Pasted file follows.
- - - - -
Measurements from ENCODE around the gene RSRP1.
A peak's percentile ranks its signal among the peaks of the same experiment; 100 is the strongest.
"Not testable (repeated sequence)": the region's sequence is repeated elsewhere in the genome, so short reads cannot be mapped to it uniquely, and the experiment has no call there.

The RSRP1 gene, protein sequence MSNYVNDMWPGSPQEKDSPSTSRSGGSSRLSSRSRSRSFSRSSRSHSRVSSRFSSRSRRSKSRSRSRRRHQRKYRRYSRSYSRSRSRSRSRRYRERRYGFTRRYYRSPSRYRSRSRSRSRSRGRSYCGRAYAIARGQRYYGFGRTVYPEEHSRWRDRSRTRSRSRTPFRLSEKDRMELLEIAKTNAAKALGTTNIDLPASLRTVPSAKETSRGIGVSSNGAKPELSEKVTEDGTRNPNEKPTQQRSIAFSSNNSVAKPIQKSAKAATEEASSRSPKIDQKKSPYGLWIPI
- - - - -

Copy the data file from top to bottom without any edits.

Measurements from ENCODE around the gene RSRP1.
A peak's percentile ranks its signal among the peaks of the same experiment; 100 is the strongest.
"Not testable (repeated sequence)": the region's sequence is repeated elsewhere in the genome, so short reads cannot be mapped to it uniquely, and the experiment has no call there.

The RSRP1 gene, protein sequence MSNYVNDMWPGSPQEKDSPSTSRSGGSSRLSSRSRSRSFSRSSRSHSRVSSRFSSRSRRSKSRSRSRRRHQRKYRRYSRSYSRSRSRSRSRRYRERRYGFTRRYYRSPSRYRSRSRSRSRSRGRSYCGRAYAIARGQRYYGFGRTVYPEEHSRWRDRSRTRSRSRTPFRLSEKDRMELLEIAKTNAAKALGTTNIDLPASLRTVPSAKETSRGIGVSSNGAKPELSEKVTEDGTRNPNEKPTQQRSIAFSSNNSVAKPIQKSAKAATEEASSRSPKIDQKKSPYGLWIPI